So he went in and bought a bunch of stock, hired Blackstone to do an analysis and push the company’s spin-off of Tim Hortons. This unlocked the value of Time Hortons and the stock of Wendy’s and Tim Horton combined to be worth double of the original value. 

We see many such examples in India aswell with Reliance Industries being the more promising value unlocker. Post the death of Dhirubhai Ambani, the company was split into Reliance Industries, Reliance Capital, Reliance Energy, Reliance Communications etc.

Hidden Assets Method

A big branch of value investing involves the discovery of hidden assets in a business which the seller is not evaluating.

A quick example.

Say, you want to buy a wallet for yourself and find one for ₹300. But on further examination you find that the shopkeeper had mistakenly left a ₹500 note inside the wallet. This means the price of the wallet has dropped dramatically from ₹300 to minus ₹200. This is deep value for you as you are getting the wallet free of cost and you are earning ₹200 on top of it.

Now you might say that’s just good luck.

That’s true and that’s what hidden value finding is all about. Here are some real-world examples –

I ran today’s stock screener and found that there are 30 companies in the NSE which have more cash in the company than the total value at which one can buy 100% of the company

Here is a sample list.

Name of CompanyMarket Capitalization (in ₹crs)Cash and Equivalent (in ₹crs)
NBCC (India) Ltd2,9974,832
Garden Reach Shipbuilders & Engineers Ltd1,7802,428
DEN Networks Ltd1,5232,164
Indiabulls Integrated Services Ltd344886
Tejas Networks Ltd306370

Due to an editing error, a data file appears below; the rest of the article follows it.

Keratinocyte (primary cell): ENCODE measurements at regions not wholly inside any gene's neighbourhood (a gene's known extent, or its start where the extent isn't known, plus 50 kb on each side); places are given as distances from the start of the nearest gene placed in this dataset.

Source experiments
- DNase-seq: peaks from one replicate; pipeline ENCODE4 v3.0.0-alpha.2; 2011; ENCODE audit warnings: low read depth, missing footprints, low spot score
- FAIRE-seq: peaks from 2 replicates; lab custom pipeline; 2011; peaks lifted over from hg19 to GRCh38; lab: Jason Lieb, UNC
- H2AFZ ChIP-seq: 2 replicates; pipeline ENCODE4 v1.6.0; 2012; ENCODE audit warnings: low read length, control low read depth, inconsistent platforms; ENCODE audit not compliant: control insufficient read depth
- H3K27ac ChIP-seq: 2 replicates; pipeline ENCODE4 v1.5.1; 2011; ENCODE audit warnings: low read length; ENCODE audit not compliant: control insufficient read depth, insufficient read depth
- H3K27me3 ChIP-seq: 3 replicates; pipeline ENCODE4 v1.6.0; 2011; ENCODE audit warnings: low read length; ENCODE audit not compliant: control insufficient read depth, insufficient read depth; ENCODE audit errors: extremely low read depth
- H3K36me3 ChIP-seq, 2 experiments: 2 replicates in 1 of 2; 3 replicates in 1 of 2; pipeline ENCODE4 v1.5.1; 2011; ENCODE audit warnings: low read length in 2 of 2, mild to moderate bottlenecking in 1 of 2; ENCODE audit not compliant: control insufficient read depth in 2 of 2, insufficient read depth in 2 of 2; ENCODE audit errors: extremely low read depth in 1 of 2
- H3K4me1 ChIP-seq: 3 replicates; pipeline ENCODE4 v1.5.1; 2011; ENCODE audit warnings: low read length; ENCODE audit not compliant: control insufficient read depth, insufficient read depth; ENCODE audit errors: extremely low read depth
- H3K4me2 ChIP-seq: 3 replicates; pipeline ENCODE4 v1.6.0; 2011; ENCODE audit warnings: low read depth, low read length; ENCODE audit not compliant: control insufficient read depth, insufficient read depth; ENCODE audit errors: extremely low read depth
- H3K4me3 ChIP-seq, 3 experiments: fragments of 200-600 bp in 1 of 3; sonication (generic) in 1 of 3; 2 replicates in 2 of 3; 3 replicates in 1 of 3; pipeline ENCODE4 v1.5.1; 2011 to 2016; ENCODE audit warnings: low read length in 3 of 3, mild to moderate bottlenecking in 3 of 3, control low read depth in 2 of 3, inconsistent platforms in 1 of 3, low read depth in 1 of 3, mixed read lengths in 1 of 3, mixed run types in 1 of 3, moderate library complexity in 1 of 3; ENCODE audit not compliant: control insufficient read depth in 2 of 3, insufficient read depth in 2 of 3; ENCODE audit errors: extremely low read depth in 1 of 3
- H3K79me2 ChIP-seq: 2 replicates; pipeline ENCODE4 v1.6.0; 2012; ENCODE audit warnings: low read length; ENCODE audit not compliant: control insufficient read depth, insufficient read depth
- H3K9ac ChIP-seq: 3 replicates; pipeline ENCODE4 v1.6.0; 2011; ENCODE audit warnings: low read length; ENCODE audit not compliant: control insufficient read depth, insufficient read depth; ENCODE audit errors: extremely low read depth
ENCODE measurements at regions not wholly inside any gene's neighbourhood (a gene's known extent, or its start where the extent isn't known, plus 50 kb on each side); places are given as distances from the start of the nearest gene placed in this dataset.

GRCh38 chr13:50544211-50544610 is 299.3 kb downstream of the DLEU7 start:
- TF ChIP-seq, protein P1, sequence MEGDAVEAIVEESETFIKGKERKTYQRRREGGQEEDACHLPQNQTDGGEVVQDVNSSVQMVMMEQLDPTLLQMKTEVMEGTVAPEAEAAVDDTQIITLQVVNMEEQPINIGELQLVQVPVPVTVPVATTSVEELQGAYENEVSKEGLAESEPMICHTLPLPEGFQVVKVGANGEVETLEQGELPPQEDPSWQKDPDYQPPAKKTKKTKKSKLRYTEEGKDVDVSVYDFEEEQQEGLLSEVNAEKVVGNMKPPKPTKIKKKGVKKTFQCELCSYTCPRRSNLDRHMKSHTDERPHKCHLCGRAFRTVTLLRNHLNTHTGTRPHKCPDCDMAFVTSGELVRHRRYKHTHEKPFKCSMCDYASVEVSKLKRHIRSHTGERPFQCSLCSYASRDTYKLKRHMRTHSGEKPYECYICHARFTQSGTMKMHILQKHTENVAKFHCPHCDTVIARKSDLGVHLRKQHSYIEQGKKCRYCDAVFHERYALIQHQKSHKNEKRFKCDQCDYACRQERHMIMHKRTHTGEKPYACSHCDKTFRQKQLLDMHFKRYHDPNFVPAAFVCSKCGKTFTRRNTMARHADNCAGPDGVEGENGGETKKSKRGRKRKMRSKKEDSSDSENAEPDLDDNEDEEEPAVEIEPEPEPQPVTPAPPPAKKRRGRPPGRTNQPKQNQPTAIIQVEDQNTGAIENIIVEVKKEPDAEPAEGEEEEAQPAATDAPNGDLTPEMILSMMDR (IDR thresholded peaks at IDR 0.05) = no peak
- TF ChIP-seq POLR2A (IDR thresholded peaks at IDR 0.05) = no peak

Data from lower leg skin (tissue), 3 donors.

Hindustan Media Ventures Ltd301583
HT Media Ltd2491,577

Some of these companies will be known to you. Notice that the cash in the company is higher than the market capitalization (i.e. value of all outstanding shares in the company or market price per share * number of shares). 

In other words, if I had enough money, I could have bought NBCC (India) Ltd for ₹2,997 crores .. gone to the bank .. written a check for ₹4,832 crores in my name .. and come out with a profit of ₹1,835 crores. 

That’s a return on investment of 61% !

This is just one example of hidden assets. 

A word of caution – value investing and investing in general is not a simple thumb-rule based selection set. Cash in the balance sheet is one of hundreds of various parameters one has to see to identify the right stock to invest in.

Another interesting hidden asset analysis that you might want to do yourself is comparing the price movement of Bombay Burmah Trading Corporation Limited with Britannia Industries Limited. Here’s a useful chart

Most important, it is important to note that Britannia Industries has 240,318,294 equity shares of ₹1 each. Of these 121,732,190 equity shares is held by The Bombay Burmah Trading Corporation Limited. That’s a little of 50% shareholding of Britannia Industries Limited.

This means, if you see a big gap between Britannia stock prices and that of Bombay Burmah Trading then it might be time to understand the cause of such gap and be ready to go long or short the stock.

My Learnings on Valuation of Shares

It is important to grow as a value investor. 

I use the word “grow” because we all start with some thumb rules which are old-style. These are things like don’t pay more than 10 times earnings for a decent business or over 15-20 times for a great business etc. 

Over time, I have realised that these are mis-applied rules of thumb and in the process, I have missed out on some really good stocks like Infosys and Titan. I am little more peeved about Titan because I was seriously evaluating it at the same time when Rakesh Jhunjhunwala did his investment in Titan Industries.